Source: Indys Child Parenting Magazine

Parents of Kids with Autism Speak Out
What they want you to know

by Carrie Bishop

November 01, 2011

It’s hard to see autism. The disorder is invisible until symptoms like social awkwardness, stemming, tantrums and the like occur. This invisibility makes it hard for the average person to recognize and even harder to understand. Then consider the fact that autism presents itself differently in every individual who has it. Parents with children who have autism can find the invisibility and individuality of the disorder hard to cope with as they try to raise a happy child. Area parents and autism experts weigh in on what they’d like the general population to know about autism.

We are not bad parents. Mary Rosswurm, mother to a young adult with autism, said, “Some people don’t understand. Maybe they think [our child’s behavior] is due to bad parenting or that some of our kids just need discipline. If it were only so simple.”

Don’t feel sorry for us. Though Rosswurm admits feeling her life was over when she received her son’s diagnosis, she now says she wouldn’t change her son even if she could. “This is the hand life dealt me and I’m going to do the best for him that I can and hope that people understand that this is my journey. So do not feel sorry for me. This lady is just trying to get through life the best she can,” she said.

Making friends is hard. It’s hard for kids with autism to initiate relationships, make friends, and maintain those friendships. As children progress into middle school and beyond, relationships grow more and more challenging. Jane Grimes, parent to a 12-year-old daughter with autism, said she hopes for parents to genuinely care that it’s a challenge for kids with autism to have friends. “Really have a heart to realize that it is a challenge. For my child to just have one or two really good friends and maintain the friendships, it would probably be as important as education in her quality of life,” she said.

Help kids look beyond the autism. Grimes said that for kids with autism to make friends their typically developing peers have to look beyond the disability and try to connect with the child knowing that it’s going to be harder than having a friend without autism. Part of this tolerance comes from parents helping to educate their children about autism.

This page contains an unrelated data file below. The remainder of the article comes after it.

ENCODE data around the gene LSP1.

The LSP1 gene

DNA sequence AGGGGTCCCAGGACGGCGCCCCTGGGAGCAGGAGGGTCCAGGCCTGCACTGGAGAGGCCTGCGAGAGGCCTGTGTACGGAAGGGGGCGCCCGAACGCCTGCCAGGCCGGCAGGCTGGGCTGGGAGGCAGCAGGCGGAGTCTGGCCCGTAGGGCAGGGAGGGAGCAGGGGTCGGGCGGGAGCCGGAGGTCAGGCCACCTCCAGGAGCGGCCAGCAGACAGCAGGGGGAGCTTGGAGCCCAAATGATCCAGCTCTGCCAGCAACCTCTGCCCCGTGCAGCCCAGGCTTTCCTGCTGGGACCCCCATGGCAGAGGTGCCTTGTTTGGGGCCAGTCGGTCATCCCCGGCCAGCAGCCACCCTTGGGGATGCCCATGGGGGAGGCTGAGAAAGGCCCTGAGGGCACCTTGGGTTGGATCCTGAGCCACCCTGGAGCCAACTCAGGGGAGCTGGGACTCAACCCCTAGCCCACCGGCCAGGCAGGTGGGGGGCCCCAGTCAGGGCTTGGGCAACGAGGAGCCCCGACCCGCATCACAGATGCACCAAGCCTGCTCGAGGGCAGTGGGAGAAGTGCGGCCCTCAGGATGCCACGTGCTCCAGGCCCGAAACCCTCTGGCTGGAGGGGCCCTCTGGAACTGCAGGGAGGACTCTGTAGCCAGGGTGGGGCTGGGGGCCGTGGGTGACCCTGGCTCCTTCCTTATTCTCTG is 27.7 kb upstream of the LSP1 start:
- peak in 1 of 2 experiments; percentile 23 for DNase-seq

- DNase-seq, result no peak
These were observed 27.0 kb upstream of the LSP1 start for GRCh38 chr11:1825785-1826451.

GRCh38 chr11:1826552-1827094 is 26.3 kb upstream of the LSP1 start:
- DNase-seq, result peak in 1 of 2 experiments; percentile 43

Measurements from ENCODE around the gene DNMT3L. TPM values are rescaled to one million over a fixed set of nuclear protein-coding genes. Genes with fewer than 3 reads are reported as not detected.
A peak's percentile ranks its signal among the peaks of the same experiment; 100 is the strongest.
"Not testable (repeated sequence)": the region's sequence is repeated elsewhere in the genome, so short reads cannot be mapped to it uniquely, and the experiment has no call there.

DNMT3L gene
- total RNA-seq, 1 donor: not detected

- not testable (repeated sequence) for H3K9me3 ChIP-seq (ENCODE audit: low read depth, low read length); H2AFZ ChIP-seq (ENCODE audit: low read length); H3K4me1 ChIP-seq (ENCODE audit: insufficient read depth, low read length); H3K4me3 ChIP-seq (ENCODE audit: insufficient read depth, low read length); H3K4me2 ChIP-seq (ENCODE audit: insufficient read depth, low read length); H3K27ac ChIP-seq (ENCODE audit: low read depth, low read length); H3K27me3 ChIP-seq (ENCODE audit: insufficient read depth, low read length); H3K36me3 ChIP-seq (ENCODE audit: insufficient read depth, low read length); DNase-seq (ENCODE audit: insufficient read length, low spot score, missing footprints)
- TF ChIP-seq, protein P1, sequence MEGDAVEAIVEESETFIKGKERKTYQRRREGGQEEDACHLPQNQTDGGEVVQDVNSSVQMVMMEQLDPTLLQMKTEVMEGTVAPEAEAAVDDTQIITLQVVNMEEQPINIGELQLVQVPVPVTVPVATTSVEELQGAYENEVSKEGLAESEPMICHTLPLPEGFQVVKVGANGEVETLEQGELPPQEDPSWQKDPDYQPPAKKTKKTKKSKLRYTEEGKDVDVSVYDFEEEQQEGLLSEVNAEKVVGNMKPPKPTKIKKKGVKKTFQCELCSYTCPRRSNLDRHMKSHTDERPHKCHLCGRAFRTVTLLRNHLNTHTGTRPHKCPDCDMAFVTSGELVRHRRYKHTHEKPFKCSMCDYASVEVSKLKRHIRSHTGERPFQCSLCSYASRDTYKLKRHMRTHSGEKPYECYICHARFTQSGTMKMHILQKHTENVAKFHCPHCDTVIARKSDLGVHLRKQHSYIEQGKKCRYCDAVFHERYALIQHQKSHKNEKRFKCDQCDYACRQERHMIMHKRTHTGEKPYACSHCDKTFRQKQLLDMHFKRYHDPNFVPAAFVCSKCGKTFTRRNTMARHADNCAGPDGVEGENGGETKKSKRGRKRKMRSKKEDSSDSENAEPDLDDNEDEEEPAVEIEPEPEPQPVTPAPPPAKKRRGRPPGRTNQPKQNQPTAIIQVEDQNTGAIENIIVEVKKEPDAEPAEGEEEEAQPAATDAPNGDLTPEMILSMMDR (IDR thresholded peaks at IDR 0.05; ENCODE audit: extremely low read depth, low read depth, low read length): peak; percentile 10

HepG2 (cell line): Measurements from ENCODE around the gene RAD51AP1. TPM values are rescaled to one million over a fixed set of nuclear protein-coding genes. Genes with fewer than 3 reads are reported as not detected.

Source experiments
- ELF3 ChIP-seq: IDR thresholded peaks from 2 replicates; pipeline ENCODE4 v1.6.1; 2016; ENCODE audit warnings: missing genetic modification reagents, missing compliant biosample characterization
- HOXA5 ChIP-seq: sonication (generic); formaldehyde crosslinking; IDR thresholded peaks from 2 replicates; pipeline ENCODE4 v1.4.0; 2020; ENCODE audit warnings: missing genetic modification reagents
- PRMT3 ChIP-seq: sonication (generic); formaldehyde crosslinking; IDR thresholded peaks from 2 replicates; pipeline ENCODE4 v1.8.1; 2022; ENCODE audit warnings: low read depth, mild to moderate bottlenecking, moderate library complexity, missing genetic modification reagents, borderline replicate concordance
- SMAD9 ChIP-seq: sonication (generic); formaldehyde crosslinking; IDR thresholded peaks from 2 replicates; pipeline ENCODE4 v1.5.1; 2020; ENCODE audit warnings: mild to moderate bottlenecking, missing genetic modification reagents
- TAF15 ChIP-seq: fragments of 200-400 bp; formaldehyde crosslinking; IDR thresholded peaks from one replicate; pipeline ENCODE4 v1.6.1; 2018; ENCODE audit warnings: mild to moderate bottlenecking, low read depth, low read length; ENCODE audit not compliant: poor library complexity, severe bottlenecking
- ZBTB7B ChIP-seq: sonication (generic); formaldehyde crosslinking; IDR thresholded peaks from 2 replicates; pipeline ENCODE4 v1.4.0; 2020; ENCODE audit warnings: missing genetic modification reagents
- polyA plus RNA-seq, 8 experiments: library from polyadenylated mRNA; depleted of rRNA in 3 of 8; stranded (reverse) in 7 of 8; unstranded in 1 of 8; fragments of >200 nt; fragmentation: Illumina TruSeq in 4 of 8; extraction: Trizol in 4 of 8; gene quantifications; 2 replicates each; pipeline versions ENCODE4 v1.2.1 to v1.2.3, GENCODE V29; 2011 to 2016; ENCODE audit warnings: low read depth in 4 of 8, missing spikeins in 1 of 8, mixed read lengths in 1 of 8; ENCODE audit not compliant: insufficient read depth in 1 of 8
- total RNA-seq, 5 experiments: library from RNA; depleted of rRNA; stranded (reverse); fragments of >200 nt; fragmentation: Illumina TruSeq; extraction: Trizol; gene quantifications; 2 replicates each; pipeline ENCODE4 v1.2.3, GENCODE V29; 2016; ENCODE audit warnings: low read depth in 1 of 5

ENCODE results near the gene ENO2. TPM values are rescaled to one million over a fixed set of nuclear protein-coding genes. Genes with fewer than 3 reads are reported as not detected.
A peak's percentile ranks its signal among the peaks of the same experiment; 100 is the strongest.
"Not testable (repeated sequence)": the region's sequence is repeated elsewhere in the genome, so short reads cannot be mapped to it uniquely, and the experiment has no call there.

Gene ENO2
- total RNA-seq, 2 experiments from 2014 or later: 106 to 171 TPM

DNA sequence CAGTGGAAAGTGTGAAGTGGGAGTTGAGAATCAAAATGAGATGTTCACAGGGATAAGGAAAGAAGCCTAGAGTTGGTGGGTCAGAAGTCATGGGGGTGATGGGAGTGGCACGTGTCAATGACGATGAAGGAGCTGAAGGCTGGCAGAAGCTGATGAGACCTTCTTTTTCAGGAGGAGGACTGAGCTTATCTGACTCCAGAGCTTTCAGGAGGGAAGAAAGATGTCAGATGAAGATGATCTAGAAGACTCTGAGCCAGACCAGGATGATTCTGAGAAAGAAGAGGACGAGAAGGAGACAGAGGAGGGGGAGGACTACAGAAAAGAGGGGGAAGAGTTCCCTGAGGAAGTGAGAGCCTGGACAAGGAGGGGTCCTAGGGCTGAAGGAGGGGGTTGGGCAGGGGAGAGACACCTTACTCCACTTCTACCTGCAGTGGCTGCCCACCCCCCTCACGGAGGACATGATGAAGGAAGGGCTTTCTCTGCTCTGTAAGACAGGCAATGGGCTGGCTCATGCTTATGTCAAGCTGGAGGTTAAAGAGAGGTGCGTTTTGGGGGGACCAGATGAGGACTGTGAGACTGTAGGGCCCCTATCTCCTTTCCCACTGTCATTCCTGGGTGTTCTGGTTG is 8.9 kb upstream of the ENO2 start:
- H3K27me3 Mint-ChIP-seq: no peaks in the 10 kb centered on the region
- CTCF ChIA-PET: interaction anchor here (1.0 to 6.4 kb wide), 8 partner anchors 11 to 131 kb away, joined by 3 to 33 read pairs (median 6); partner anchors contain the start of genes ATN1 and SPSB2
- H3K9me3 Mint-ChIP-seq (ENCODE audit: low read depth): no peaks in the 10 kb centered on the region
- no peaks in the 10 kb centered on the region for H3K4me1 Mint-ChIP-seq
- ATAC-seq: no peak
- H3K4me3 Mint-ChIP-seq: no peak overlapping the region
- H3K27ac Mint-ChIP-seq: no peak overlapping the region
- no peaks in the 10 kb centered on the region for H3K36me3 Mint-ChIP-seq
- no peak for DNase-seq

Slow it down. The ebb and flow of conversations in typical settings involve multiple topics that are discussed simultaneously. Grimes said individuals with autism can’t keep up. Break down the conversation or take time to explain the conversation to the child with autism so he or she can participate.

Kids with autism are not deaf. Mary Roth, lead ally with the Autism Society of Indiana, said even though it may appear a child with autism is not listening to you, he or she is hearing you. Kids with autism, like their typical peers, are sensitive and smart; they just cannot express their thoughts in conventional ways.

Children learn how to treat people with a disability from their parents. “If you ignore people in wheelchairs or look away from someone with a disability or pretend they don’t exist, your kids will too,” said Roth. She has seen kids be incredibly tolerant of peers with autism and she has seen kids who are not tolerant. “It’s hard to watch. I think children pick up on the messages they get. I ask parents to talk with their kids about the disabilities of kids in their school,” she said.

Awareness is important. “I think awareness is the key,” said Beth Schweigel, mom to a 10-year-old son with autism. She believes the more autism is in the newspaper, on TV and on the radio, the more general awareness the community at large will have about autism, and the more understanding people will be toward those directly affected by it. To that end, learn more by visiting